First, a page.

Clinton Compares Russian Interference in Election to 9/11

Hillary Clinton following her talk at the London Literary Festival at London's Royal Festival Hall on October 15. Jack Taylor/Getty Images

Hillary Clinton has compared Russia's alleged interference in the 2016 presidential election and her subsequent loss to Donald Trump with the devastation of 9/11.

"We have really well-respected security and intelligence veterans saying this was a kind of cyber 9/11 in the sense that it was a direct attack to American institutions," Clinton said, referring to the terrorist attack orchestrated by al-Qaeda that killed nearly 3,000 people in New York City, Washington and outside of Shanksville, Pennsylvania.

"That may sound dramatic but we know they tried to recruit into election systems, not just social media propaganda," she said on Sunday, at a talk streamed live by The Guardian where she presented her book to the Southbank Centre's London Literature Festival.

Clinton added that if she had been elected she would have called for an independent commission "to get to the bottom of it."

For his part, President Donald Trump has yet to explicitly acknowledge Russia's meddling in the election, despite special counsel Robert Mueller's ongoing probe into the matter and the Trump campaign's ties to Russia. Even Trump's pick for ambassador to Russia, Jon Huntsman Jr., said at his Senate confirmation hearing there was "no question" Moscow interfered in the U.S. election.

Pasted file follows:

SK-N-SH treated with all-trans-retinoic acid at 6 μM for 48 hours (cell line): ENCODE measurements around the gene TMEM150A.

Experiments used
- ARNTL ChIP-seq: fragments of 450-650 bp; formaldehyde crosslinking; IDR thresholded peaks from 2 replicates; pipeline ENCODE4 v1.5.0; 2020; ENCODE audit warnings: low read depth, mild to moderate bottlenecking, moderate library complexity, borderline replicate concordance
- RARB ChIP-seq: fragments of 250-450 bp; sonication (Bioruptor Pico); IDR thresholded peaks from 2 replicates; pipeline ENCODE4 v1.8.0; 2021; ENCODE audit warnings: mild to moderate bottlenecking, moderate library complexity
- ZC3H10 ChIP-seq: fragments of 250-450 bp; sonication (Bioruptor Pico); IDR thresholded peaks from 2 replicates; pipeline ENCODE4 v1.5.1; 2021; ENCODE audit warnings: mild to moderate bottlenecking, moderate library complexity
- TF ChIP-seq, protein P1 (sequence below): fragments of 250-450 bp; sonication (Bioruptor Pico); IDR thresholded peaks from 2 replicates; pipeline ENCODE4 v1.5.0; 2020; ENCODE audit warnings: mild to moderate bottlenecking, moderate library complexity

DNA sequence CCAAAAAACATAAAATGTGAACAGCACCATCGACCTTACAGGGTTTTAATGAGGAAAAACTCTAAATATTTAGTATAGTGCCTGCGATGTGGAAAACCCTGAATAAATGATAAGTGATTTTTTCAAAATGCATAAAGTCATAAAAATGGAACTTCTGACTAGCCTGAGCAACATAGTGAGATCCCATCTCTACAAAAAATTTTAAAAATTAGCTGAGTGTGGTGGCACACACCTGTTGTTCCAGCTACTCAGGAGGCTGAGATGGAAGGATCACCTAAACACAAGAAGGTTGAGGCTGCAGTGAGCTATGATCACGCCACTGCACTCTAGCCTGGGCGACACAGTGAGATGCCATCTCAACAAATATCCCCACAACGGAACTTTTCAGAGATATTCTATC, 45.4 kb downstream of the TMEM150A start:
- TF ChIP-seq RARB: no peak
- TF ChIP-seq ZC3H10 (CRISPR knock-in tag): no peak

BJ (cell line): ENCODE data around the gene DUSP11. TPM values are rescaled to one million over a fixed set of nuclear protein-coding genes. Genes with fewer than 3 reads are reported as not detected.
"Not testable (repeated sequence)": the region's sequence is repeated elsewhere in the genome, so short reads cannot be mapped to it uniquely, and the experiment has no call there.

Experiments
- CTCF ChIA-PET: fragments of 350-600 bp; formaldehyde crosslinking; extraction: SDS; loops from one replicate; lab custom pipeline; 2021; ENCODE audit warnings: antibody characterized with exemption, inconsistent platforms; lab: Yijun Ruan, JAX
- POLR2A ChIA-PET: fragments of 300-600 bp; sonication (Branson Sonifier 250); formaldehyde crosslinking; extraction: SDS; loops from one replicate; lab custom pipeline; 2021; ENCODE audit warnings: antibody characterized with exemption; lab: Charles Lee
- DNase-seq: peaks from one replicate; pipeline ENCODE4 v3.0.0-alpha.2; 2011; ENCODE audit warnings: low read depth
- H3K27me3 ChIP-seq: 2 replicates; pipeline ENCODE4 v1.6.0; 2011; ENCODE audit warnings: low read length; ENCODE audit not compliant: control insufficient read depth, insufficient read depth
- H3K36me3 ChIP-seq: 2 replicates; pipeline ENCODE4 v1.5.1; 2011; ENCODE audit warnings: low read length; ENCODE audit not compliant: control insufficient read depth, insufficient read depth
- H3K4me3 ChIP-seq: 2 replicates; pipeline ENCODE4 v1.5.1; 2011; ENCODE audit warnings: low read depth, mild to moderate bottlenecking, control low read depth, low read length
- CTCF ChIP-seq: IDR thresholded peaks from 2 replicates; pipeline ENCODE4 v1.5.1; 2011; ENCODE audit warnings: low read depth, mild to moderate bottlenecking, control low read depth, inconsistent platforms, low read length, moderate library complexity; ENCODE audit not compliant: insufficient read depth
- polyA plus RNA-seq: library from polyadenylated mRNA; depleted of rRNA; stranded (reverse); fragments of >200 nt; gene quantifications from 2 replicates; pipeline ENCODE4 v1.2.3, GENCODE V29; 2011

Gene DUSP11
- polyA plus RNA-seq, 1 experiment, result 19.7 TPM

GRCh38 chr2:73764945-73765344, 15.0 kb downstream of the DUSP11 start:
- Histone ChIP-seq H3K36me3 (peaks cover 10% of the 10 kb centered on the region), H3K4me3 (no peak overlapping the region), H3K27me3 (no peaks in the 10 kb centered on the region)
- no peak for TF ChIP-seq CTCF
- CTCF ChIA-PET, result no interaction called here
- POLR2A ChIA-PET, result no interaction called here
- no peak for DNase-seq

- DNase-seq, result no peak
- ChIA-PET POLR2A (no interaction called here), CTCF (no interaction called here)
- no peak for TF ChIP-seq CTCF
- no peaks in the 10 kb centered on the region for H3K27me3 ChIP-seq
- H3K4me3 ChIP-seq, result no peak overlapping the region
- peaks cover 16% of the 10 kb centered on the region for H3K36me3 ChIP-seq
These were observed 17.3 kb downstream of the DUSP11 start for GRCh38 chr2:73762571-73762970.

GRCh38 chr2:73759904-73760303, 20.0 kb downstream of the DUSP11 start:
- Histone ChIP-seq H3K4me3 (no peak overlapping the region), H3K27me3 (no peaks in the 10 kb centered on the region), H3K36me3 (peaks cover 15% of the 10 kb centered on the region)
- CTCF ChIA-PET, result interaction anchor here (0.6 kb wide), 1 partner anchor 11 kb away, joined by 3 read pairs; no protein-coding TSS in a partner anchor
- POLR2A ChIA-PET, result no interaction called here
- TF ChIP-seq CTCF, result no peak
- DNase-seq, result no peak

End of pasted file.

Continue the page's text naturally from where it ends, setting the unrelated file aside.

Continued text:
The president has instead referred to it as a "hoax" and, in a recent interview with Fox News host Sean Hannity, as an "excuse used by the Democrats" to explain their defeat.

"[Trump] is still trying to please Putin" Clinton said at the London event, held in a 2554-seat auditorium that sold out within two hours of public sale and that greeted the first woman to become the presidential nominee of a major political party with a huge roar, applause and a standing ovation.

Clinton warned the threat to American democracy coming from Russia is not over and that the new cold war will be partially carried out through cyber attacks. "The Russians aren't done, this is an ongoing threat and that is one of the reasons why I wrote the book and one of the reasons I'm talking about it," she said.